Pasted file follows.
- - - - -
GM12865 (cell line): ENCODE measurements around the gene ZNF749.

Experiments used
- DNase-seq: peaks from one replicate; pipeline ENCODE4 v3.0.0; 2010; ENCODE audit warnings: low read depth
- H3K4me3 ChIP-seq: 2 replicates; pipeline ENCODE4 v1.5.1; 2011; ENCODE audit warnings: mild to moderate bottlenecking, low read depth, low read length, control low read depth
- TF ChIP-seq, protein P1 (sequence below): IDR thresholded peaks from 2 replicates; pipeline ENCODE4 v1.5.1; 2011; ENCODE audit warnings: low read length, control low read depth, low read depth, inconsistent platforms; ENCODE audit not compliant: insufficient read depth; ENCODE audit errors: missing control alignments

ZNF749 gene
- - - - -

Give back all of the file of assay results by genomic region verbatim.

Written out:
GM12865 (cell line): ENCODE measurements around the gene ZNF749.

Experiments used
- DNase-seq: peaks from one replicate; pipeline ENCODE4 v3.0.0; 2010; ENCODE audit warnings: low read depth
- H3K4me3 ChIP-seq: 2 replicates; pipeline ENCODE4 v1.5.1; 2011; ENCODE audit warnings: mild to moderate bottlenecking, low read depth, low read length, control low read depth
- TF ChIP-seq, protein P1 (sequence below): IDR thresholded peaks from 2 replicates; pipeline ENCODE4 v1.5.1; 2011; ENCODE audit warnings: low read length, control low read depth, low read depth, inconsistent platforms; ENCODE audit not compliant: insufficient read depth; ENCODE audit errors: missing control alignments

ZNF749 gene